I am trying to view a https site (which worked perfectly fine till yesterday) and Chrome is showing me that the site's security certificate is not trusted.

I am on a home network. How can I know if the certificate is a problem or my network ?

error message server certificate

  • Please put the Certificate details that you get the warning on. – AdnanG Aug 30 '13 at 10:28
  • @AdnanG I added the certificate in the question. Kindly help. – Sairam Aug 30 '13 at 10:46
  • I checked the site and it showed no error to me. The Chrome version I am on is 29.0.1547.62 m. I hope that you don't have a MITM and that the certificate error not vanish because the certificate was added to you store. I suggest that you check the site with firefox and if you get the error again, you need to worry. – AdnanG Aug 30 '13 at 10:54

If the Web browsers states that the certificate is not to be trusted, then, basically, you cannot trust it. If there was a simple method to validate whether a certificate is good or not, besides certificate validation, then browsers would apply it.

The above is not entirely true: there is one method to validate a certificate, that browsers cannot do. You can phone the organization which owns the expected HTTPS server; here, apparently, the Bureau of Consular Affairs, from the US Department of State. Ask to talk to a sysadmin, and have him spell out, over the phone, the SHA-1 fingerprint of his certificate (40 hexadecimal characters). Compare with what your browser shows you (it is at the end of the "certificate details"). If the values match (exactly), then the certificate is genuine and you may proceed. This validation method, of course, assumes that a phone call is trustworthy and won't be intercepted (in particular, how you obtain the correct phone number might be subject to malicious alterations), and also that a US administrative bureau will have someone to answer the phone and will accept to forward your call to a sysadmin who has time to answer, and a clue about what SSL and certificates can be (that's his job, but being assigned to a task has never guaranteed competence).

Even if you can make sure that the certificate is real, then this begs the question of why the certificate was declared incorrect by the browser. This can be the consequence of a number of possible mishaps, including a failure to renew a certificate on time, or even a bug in the browser code.

  • I think you where close, Look at the "Not valid before" time, I think he connected too early (or at least his machine thought it was too early) for the certificate to be valid. – Scott Chamberlain Aug 30 '13 at 17:30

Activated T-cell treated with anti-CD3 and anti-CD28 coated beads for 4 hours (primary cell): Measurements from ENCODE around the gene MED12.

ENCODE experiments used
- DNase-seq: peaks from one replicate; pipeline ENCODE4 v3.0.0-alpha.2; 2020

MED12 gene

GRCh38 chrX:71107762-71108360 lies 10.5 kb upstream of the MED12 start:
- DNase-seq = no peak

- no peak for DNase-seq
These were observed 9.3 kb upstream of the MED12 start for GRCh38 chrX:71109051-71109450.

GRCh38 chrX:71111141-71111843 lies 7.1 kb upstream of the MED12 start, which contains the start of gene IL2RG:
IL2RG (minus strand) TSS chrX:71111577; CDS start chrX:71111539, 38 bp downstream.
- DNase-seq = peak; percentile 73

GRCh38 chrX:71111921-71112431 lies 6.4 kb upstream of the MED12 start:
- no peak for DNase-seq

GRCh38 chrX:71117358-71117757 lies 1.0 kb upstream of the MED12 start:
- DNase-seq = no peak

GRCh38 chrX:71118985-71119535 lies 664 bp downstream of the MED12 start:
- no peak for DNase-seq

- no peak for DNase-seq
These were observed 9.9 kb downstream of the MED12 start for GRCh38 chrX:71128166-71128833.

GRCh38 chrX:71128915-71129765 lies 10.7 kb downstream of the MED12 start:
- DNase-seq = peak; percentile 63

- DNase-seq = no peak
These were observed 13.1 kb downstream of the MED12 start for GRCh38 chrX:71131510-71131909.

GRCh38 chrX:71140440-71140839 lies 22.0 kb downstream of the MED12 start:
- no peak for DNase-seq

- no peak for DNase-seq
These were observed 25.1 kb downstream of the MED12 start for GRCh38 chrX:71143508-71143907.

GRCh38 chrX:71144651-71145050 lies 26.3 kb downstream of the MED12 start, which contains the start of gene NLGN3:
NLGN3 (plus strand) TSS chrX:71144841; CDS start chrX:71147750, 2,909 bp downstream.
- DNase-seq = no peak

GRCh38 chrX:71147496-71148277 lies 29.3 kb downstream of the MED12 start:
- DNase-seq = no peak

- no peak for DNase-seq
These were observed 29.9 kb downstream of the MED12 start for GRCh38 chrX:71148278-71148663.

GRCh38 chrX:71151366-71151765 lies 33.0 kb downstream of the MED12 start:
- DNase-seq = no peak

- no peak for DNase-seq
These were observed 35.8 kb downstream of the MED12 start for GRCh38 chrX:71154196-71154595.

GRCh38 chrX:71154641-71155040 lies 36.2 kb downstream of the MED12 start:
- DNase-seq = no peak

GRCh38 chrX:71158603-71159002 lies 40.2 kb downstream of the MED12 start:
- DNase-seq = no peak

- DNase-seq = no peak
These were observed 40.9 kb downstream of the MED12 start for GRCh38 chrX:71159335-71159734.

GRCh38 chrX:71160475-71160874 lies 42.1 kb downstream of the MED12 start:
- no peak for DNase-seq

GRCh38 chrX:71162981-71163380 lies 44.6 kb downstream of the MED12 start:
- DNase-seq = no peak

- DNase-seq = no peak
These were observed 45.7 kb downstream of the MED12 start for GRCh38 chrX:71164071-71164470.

• Oh yes, indeed. When the clock of your PC is off, you may encounter "invalid certificates". Make it off by a few years and the whole Web becomes "invalid". Here, the certificate was very recently renewed so it is possible that the OP's machine has a clock which is a bit late -- or configured in the wrong time zone. – Tom Leek Aug 30 '13 at 17:53
  • I could not have restarted the browser after 29 Aug which could have caused the problem. May be Chrome has a problem with trusting https certificates if launch time < 'not valid before' time ? I will need to verify if this is the problem on a recently signed cert. – Sairam Aug 30 '13 at 19:02

The Chrome version was few hours old. Updating my Chrome version and restarting Chrome fixed the above problem.

  • Interesting because I believe Chrome uses the Microsoft cert trust store. Are you sure you didn't update Windows as well? – JZeolla Aug 30 '13 at 14:24
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    @SteelCityHacker This is on a Mac – Sairam Aug 30 '13 at 18:53

I would bet dollars to donuts that this was the problementer image description here

That was yesterday morning. They just replaced their certificate, and a number of things could have happened to make the browser think that it was before 5:30 AM yesterday morning

  • You really connected before 5:30 AM
  • The time on your machine is wrong (could be either the current time or the timezone)
  • Chrome messed up the timezone math to figure out India Standard Time

The fact that it works now but not before reenforces the idea that this is what happened.

  • I could not have restarted the browser after 29 Aug which could have caused the problem. May be Chrome has a problem with trusting https certificates if launch time < 'not valid before' time ? – Sairam Aug 30 '13 at 18:58
  • I find that not as likely (I don't see a reason they would store the start time) however I very easily could see a math bug for calculating the correct time zone offset. – Scott Chamberlain Aug 30 '13 at 19:00

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